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Thea Harrison | How do you solve a problem like Pia?

May 8, 2011

Thea HarrisonDRAGON BOUNDPia Giovanni is the heroine for my new book DRAGON BOUND, the first in the Elder Races series released May 3rd.  Pia is all too well aware that she is problematic.  She is half-human and half-Wyr, with a deep sense that she doesn’t fully belong anywhere, so she has to work twice as hard to pretend to fit in.  So she tends bar and listens to other people’s problems.  It pays the bills and it gives her the sense of community she needs.

But let’s face it:  she’s just getting by, she isn’t really rooted anywhere, and bar tending only pays the bills because she doesn’t have that much of a life.  Then she makes a mistake.  She trusts the wrong guy, the relationship doesn’t last, and he blackmails her.  She thought she had problems before but then her life really goes to hell.

That’s when she wakes up.  Call it whatever you like, boredom, depression, loneliness.  She realizes she’s been coasting on a lot of things and not really paying attention to what really matters.  The blackmail kicks her out of the rut she has fallen into, and the melting pot of the Elder Races world turns into her very own pressure cooker.  She has to think her way out of the trap and utilize the survival skills her mother worked so hard to teach her.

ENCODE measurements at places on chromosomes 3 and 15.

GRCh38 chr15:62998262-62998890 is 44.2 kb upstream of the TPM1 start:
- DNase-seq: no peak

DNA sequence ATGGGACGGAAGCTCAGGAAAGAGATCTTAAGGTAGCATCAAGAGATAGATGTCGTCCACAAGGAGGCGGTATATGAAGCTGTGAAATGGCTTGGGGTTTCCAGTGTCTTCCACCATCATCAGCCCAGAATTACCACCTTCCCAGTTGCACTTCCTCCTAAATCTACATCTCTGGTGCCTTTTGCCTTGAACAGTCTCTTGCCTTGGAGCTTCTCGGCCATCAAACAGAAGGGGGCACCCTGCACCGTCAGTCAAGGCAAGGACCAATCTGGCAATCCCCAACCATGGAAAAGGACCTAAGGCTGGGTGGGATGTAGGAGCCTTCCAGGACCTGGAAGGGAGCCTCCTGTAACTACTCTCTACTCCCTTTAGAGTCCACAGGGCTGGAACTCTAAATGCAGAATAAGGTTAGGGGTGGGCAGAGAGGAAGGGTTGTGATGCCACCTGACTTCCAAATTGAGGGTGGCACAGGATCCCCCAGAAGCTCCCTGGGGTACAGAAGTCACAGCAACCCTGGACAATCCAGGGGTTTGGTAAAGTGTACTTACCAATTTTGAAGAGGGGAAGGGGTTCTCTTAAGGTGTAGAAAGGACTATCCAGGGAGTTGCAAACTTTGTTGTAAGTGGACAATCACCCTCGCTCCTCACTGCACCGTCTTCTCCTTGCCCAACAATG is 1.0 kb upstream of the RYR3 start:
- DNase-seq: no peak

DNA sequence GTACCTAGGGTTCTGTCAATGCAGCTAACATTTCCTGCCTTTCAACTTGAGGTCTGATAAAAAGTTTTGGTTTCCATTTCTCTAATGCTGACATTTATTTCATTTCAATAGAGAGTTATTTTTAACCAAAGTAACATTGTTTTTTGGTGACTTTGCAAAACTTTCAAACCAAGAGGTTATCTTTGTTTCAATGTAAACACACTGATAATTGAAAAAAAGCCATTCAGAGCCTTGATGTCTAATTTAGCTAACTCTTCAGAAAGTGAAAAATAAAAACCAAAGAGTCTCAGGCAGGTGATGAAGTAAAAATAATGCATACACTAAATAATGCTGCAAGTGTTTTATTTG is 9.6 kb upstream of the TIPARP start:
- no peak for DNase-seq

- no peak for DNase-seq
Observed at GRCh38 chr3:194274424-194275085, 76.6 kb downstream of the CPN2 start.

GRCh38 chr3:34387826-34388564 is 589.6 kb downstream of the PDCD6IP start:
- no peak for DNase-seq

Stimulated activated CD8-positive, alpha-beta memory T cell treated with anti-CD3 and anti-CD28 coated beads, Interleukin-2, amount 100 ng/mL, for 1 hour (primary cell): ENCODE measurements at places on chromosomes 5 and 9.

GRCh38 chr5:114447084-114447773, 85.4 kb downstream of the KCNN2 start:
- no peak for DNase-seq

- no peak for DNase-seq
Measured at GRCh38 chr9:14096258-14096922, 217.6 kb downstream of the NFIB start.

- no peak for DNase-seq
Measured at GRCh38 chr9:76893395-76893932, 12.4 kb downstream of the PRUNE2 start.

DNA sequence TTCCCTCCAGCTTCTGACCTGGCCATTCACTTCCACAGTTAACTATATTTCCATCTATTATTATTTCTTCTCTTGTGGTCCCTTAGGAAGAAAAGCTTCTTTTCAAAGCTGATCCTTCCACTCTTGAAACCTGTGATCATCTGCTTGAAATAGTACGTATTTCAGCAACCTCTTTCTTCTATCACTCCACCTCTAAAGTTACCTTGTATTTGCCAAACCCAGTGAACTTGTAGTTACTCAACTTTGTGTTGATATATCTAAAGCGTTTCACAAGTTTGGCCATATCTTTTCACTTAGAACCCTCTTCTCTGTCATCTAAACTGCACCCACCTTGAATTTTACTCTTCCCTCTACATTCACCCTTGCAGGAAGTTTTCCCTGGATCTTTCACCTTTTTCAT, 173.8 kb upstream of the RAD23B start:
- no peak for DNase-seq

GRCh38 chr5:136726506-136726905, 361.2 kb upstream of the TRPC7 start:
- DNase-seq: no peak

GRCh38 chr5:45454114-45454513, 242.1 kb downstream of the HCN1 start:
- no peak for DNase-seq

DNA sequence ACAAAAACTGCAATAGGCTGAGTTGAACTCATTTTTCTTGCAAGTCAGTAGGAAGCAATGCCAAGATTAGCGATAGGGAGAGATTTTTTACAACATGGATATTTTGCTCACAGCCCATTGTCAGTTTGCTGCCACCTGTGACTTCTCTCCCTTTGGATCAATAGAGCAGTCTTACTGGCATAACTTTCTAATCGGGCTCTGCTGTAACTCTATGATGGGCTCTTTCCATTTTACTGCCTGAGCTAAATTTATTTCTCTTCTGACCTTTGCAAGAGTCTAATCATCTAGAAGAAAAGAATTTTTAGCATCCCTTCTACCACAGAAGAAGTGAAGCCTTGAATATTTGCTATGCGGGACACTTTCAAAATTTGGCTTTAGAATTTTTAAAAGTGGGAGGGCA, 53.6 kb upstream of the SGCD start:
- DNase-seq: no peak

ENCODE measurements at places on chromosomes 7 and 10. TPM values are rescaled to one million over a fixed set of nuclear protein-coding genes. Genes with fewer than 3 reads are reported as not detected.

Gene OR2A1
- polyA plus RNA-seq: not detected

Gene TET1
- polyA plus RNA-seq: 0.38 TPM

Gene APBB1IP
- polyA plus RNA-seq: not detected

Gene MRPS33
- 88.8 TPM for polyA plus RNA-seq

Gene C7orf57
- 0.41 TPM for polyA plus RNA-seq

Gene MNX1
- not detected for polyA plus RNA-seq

Then Dragos, the hero of DRAGON BOUND, roars into Pia’s life.  You know you’ve got a real problem when the guy chasing you can literally breathe fire.  Dragos isn’t known for his forgiving nature.  But there’s something about that girl when he catches her.  Her hair smells good, and the stuff that falls out of her mouth is a constant surprise.  She’s hot, funny, she knows how to apologize, and she’s kind.  So maybe Dragos will give this whole forgiveness thing a try.  Okay, maybe he’ll say please and thank you once in a while too.  Maybe he’ll do anything he can to protect her and keep her for his own.

Maybe their relationship works because Pia learns how to rely on him, and to trust that he relies on her too.  And maybe it works because they both teach each other about desire.  To see the details of how they manage to do that, you’ll just have to read the story.

In the end, Pia has to face a lot of challenges before she reaches for her own strengths and comes into her own.  Her world has to turn dark and she has to do some serious problem solving before she really starts to shine.  What emerges is scrappy, smart and resourceful.  And maybe a little mouthy.

May 2011
August 2011

Thea Harrison

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